If online students follow Coleman, virtual classes can open options to boost social capital. One way is for remote learners to join digital networks, especially those that engage them in online class discussions with offline participants. Studies show that the relationship between online learners and workers in industry or academic life in digital class discussions can be highly productive, generating strong career connections.

Or they can enter virtual internships, where students gain work experience remotely. Virtual interns communicate with employers and others using an array of digital communication applications—instant messaging, project management tools, and video conferencing platforms, such as Zoom, among others—often quite similar to the way many digital classes are conducted.

The giant financial services company, Citicorp, for example, is among hundreds of big firms that have opened opportunities for students and college graduates. The company’s internship program is one of the most diverse in industry. Of its 1,500 participants, 50 percent are women and 27 percent are Black and Latino. In 2020, participants who met certain minimum requirements received an offer of a full-time job upon graduation.

With about 70 percent of online students working full or part time, a Wiley report says that online learners are far more likely than on-campus students to click on links to virtual job fairs, networking events and other online employment services.

Tapping into digital communities, and clicking on social media sites, are among other ways online students can gain access to networks to jump-start social capital. The job-market service Handshake, a competitor to LinkedIn specializing in student employment, has enrolled more than 10 million students and graduates in less than a decade. With free access, students create profiles, receive job tips, and invitations to virtual career events. Just as on LinkedIn, users can connect with alumni and employees at prospective job sites. More than 750,000 employers—including Google, Nike and Target—and 1,400 universities are on the platform. Handshake’s leaders argue that online job hunting is far more favorable to women and minorities than in-person connection promoting digital equity.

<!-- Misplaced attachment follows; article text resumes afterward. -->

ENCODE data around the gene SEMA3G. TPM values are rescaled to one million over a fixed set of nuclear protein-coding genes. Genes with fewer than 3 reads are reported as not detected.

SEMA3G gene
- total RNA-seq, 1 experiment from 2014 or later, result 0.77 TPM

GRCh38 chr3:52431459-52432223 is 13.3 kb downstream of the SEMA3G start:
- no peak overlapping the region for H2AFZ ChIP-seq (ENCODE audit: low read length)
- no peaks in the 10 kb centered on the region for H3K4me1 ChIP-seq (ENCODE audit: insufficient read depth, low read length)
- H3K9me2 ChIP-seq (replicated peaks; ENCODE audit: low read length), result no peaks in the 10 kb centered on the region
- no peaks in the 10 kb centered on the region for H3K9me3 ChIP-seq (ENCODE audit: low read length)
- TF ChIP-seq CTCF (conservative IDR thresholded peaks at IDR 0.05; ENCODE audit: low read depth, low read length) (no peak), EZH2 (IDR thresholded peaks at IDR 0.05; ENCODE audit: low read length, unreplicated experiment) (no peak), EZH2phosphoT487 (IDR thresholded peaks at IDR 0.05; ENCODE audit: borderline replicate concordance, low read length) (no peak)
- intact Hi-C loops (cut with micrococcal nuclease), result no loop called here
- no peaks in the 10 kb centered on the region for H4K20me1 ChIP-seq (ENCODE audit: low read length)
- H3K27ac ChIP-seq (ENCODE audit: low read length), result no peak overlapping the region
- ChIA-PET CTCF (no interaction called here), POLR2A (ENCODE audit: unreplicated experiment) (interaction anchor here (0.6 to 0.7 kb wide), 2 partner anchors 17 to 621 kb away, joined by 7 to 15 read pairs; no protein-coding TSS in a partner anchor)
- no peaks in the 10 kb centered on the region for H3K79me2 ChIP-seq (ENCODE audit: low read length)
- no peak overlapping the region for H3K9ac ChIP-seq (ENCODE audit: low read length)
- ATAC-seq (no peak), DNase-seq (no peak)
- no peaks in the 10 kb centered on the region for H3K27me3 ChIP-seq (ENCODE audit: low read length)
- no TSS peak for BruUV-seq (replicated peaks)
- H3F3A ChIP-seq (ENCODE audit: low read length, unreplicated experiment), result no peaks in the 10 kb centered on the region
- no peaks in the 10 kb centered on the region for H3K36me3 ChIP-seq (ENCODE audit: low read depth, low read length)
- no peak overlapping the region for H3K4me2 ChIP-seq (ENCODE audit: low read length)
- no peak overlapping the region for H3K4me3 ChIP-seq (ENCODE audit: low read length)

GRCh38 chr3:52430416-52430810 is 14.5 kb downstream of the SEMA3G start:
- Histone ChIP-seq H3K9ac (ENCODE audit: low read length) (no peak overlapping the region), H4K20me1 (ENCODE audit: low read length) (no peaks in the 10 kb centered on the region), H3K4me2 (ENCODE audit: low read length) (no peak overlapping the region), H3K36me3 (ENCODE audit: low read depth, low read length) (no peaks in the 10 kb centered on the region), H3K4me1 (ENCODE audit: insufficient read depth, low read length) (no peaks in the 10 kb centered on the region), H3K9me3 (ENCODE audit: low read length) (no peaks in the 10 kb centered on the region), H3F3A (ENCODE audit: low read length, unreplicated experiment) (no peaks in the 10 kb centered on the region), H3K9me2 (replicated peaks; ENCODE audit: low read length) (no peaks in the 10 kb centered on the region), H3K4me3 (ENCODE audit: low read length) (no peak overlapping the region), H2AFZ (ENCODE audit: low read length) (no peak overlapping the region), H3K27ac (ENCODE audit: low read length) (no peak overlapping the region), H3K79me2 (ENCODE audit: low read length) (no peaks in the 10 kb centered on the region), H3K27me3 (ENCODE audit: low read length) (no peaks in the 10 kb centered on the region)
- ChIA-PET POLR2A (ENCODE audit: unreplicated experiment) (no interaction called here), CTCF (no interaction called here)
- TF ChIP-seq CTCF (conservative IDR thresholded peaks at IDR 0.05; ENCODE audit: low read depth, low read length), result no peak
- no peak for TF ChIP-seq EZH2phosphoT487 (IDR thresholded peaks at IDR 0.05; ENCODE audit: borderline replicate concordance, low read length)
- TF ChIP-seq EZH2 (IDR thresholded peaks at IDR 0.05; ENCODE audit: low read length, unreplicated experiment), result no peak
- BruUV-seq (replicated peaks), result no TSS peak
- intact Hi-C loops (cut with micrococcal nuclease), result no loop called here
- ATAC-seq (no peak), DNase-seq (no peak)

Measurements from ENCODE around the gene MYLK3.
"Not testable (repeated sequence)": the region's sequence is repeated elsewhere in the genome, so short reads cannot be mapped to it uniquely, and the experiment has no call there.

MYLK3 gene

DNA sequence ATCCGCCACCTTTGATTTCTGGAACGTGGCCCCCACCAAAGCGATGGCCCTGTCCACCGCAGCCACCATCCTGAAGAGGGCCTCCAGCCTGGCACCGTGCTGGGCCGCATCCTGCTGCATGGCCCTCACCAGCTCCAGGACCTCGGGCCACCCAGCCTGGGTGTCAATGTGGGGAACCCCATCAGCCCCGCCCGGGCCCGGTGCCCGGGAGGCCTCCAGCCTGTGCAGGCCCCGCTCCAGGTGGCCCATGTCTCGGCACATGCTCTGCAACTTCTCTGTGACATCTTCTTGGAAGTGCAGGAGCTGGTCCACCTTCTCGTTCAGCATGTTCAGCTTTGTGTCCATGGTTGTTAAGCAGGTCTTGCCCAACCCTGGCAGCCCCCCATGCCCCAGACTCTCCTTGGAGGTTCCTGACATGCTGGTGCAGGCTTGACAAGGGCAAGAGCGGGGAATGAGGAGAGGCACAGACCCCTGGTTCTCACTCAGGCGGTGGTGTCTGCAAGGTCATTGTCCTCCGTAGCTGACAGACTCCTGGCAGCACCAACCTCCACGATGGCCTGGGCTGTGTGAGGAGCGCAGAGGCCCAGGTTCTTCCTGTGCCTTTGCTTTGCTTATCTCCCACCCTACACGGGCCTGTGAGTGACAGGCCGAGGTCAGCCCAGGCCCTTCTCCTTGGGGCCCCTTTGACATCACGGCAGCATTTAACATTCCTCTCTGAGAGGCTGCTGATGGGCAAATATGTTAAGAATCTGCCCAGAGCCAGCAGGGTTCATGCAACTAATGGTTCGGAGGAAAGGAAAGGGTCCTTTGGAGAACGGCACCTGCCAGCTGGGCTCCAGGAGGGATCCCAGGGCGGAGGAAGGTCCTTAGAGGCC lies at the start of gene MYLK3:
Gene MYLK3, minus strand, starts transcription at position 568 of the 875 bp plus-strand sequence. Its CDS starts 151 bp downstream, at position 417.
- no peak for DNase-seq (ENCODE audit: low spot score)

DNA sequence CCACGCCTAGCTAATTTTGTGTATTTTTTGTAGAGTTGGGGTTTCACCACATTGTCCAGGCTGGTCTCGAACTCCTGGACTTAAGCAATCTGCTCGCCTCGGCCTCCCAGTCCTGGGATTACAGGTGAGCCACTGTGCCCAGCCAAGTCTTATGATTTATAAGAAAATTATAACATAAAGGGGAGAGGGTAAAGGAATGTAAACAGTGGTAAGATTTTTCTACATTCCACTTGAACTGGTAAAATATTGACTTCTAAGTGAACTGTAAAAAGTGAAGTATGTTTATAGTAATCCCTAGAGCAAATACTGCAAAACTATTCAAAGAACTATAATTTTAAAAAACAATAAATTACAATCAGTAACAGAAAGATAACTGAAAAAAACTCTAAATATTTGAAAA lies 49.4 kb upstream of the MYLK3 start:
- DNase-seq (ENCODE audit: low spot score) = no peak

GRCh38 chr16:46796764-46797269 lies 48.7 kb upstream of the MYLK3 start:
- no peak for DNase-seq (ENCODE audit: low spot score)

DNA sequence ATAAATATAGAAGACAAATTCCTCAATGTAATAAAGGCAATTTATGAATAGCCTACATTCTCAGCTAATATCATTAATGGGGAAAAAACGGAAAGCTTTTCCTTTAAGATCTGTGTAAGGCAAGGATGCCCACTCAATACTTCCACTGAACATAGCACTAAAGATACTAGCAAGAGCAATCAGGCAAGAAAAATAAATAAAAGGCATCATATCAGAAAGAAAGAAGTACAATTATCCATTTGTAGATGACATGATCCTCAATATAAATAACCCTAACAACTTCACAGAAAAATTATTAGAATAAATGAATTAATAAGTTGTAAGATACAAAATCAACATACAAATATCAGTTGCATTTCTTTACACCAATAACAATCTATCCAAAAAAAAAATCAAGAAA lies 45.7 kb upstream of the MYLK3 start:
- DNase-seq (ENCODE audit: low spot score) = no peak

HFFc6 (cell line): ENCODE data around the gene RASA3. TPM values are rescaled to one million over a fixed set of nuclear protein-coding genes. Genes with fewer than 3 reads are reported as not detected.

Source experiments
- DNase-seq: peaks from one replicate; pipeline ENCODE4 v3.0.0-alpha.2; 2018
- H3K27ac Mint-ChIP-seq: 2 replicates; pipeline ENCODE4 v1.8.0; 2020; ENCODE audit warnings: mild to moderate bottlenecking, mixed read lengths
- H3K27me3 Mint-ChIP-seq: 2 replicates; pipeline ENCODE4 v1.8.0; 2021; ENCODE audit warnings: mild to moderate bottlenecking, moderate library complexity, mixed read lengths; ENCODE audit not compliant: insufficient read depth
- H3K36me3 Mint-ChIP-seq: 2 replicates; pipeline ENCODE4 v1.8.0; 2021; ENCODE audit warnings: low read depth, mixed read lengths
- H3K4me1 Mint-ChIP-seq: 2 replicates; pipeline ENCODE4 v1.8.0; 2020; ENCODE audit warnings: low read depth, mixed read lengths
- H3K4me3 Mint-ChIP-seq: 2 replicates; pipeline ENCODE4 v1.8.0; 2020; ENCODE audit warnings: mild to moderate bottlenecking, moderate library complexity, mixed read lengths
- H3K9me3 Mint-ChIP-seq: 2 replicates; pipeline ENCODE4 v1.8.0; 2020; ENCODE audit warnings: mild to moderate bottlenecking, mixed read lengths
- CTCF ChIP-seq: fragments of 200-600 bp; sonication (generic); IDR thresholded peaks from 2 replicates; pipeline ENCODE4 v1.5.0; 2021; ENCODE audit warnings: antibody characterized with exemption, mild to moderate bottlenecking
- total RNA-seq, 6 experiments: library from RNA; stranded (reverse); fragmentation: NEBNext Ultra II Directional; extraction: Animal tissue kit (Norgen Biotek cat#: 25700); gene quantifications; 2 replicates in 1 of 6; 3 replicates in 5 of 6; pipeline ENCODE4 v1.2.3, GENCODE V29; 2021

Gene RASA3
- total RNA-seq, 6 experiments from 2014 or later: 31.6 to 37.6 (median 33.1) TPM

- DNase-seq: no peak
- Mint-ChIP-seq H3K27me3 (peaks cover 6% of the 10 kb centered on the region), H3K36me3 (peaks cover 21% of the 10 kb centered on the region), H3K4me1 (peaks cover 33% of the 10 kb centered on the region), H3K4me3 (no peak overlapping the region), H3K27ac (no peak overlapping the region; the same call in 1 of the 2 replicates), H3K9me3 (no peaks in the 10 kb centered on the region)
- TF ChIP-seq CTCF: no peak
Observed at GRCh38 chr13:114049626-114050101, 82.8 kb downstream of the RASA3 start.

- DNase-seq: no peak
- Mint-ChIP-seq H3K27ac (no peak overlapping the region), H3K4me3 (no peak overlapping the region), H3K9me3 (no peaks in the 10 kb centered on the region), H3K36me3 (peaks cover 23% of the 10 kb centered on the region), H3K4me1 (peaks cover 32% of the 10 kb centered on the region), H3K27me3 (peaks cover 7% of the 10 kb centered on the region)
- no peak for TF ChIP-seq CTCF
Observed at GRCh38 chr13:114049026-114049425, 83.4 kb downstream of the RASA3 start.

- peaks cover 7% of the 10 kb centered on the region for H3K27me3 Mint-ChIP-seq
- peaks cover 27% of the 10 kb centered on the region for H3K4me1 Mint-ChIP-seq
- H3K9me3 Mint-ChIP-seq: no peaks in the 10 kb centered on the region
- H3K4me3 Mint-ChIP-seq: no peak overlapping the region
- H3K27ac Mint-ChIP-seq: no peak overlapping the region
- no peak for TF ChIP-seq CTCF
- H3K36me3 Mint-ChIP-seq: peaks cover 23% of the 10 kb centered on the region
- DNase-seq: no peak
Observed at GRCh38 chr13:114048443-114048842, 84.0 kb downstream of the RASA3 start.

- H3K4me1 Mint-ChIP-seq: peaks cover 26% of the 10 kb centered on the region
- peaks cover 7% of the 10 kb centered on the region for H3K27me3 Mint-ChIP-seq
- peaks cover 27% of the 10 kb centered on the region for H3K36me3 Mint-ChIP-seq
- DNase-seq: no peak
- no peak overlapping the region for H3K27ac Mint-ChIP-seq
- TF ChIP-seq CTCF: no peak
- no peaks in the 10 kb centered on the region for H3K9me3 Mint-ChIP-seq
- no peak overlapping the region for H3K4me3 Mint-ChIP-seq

Results of a new study of 20 million LinkedIn users, published last month in Science, makes concrete the far-reaching employment effects of social media—platforms surprisingly more powerful than friends and family. The report reveals that “weak” associations—like forming acquaintances in social media—rather than close friendships, can be as much as twice as influential in securing a job.

In my online career over more than a quarter of a century, I have been drawn into friendships and engaged with colleagues, scholars and executives the world over, totally online—dozens of men and women I have never actually met face-to-face—with whom I carry on lively email correspondence on serious academic and commercial matters, asking and giving advice, seeking scholarly citations or looking for experts, occasionally writing job references or nominating an online friend for a key open position.

Without national data on comparative employment rates or lifetime income of online versus on-campus undergrads, it’s impossible to say how online graduates will do after college. Nor can we say whether Coleman or Bourdieu hits the mark in the online context.

It is clear, though, that the digital economy has totally overtaken the workplace. As a result, predictions about the long-term effects of online degrees can no longer rest on historical trends, but must take into account the shocks of the digital revolution.